This is a lot like muscle, and has the same benefits however it signifies great speed and agility. The fast and furious warrior who starts flipping his blade through the air, showcasing his magnificent fitness can force a moral check, and inspire his peers in the same way that a muscle-bound brute can insight terror in his enemies without even having to do anything.


Reason in this sense is your ability to talk your way out of a problem. It should be used in conjunction with actual role-playing, and is only used when you don’t know if you really succeeded or not.

Reason can also allow a character to describe something so that others may grasp the concept. For instance, if a trap was discovered, but it is undefeatable, then a good REASON check can teach others how to get across the trap without setting it off or getting injured by it (a bonus to their own checks).


Knowledge is overall intelligence mixed with wisdom. If you aren’t sure if a task requires Wisdom or Intelligence, then mix them up. This is also how we treated perception, or noticing things in the world around you that perhaps you missed. Using an advanced language with proper grammar is also the realm of knowledge. If something feels funny, make a knowledge check and perhaps get another clue as to what it could be. This can be imposed by either players or frustrated Dungeon Masters.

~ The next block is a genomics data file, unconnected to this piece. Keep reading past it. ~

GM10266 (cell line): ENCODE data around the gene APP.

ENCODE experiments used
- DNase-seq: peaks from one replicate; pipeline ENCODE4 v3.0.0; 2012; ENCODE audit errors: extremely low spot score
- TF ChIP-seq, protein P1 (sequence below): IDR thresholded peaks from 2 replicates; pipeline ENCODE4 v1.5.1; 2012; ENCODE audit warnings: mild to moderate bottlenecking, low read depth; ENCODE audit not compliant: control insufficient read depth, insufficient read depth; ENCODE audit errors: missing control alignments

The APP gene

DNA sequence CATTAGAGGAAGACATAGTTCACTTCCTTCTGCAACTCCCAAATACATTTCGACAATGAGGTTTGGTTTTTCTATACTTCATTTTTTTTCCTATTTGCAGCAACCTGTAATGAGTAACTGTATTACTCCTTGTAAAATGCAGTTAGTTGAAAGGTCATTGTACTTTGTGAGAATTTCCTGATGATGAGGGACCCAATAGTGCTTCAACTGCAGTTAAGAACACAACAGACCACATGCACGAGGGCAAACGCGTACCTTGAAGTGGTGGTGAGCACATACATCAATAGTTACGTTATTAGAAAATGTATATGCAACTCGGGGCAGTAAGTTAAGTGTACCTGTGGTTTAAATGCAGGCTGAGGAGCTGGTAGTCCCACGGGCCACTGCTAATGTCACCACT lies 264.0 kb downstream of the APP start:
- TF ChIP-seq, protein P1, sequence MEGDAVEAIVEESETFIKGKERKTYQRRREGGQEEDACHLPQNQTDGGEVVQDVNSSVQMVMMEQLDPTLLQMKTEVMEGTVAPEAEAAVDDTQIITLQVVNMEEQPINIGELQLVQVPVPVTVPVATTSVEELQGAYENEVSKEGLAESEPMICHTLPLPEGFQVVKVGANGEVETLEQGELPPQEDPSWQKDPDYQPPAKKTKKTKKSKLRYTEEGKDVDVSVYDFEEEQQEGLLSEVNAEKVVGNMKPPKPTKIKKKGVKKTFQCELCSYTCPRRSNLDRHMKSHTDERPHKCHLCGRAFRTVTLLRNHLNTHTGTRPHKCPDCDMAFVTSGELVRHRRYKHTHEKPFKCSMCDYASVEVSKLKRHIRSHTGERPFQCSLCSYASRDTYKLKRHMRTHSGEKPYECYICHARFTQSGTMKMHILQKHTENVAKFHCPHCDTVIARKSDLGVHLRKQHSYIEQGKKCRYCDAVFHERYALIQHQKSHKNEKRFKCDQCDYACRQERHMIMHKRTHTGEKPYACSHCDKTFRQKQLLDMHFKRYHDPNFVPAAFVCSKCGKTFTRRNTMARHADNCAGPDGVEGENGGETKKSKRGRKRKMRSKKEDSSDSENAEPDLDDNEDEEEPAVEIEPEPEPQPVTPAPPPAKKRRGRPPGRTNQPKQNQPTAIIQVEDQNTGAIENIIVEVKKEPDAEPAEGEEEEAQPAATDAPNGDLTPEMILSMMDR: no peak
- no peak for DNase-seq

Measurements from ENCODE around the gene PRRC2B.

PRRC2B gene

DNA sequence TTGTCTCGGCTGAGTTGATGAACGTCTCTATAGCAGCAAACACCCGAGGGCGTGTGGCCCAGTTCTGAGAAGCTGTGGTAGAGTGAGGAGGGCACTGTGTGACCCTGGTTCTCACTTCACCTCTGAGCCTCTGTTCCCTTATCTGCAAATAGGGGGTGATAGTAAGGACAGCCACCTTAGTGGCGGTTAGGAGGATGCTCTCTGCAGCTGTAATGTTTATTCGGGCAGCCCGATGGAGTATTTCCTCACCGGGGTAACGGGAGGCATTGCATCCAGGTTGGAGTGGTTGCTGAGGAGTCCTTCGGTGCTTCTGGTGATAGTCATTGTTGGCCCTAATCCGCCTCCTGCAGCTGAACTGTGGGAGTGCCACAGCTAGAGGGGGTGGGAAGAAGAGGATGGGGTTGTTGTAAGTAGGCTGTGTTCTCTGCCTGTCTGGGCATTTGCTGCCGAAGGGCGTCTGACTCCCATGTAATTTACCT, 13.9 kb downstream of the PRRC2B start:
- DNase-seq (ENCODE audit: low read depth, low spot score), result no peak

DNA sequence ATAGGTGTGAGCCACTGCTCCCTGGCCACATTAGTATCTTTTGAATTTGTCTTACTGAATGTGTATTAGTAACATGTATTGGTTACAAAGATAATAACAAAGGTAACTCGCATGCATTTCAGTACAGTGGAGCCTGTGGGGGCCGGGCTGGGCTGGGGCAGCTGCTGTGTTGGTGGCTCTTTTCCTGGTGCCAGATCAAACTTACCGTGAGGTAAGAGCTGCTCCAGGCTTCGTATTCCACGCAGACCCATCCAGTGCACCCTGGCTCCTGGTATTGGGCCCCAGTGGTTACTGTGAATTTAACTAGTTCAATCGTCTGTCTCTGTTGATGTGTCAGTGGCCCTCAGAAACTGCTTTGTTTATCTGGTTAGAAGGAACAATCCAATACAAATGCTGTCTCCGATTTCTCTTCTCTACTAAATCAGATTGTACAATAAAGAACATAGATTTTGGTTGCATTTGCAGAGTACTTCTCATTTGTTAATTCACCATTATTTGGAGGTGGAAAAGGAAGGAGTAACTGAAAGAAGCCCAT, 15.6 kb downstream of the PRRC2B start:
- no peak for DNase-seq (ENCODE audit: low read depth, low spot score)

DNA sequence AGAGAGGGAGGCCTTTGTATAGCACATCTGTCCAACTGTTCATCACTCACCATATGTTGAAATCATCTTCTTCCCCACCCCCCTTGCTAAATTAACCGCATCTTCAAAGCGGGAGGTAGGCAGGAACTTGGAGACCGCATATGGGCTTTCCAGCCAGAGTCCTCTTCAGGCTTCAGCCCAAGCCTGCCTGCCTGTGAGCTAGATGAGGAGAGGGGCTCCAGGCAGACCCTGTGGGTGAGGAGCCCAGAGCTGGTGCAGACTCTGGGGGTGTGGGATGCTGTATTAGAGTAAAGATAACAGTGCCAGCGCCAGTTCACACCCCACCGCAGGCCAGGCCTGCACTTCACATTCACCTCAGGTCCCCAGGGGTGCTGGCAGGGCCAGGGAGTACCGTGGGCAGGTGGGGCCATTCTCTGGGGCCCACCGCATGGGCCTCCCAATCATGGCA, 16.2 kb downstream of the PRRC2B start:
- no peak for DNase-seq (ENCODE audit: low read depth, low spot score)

A party who is expecting an attack is harder to surprise, by using INTUITION we’ll still be surprised, but we’ll be able to keep our Armor Class when this may otherwise be restricted for a number of reasons. Intuition also can tell us who is around us, Friend or Foe but this depends upon the situation.


This one is important. We’ll add up all of the numbers and divide it by 4 to get our Willpower number. If we are captured and tortured for information, this requires WILLPOWER to keep the information to yourself. It also requires WILLPOWER to bully your own prisoners into revealing information. Some cases only one person will be checking, but in others, it will be a duel, the highest number rolled without going over is the winner of this battle of wills.


With good leadership we can improve our companies Morale rating, simple huh? This rating surpases the normal bonuses that we get for CHA, but only when we ask an NPC to do something. The better the role, the longer effect time it has, depending on the whim of the DM.


I personally have always hated this, we called it Comeliness, but it can give you a bonus when talking to the opposite sex. CHA doesn’t always automatically mean that you are pleasant to look at--Hell, look at Charlie Manson.

Naturally, this is enough fodder for all of the Anti-skill people to grumble about for a long time, and I can see where they are coming from, but still, when used sparingly and judiciously these sub-abilities can come in handy.


Chris McDowall said...

Sounds like a truly awful book, but an entertaining post!

Anonymous said...

Hey I just happened to stumble by via rpgbloggers and have to admit it's really an outstanding article. It's back to one of those useful things when you don't know what you want yours players to throw dice against and I'll definitely give it some thought, many thanks for sharing this!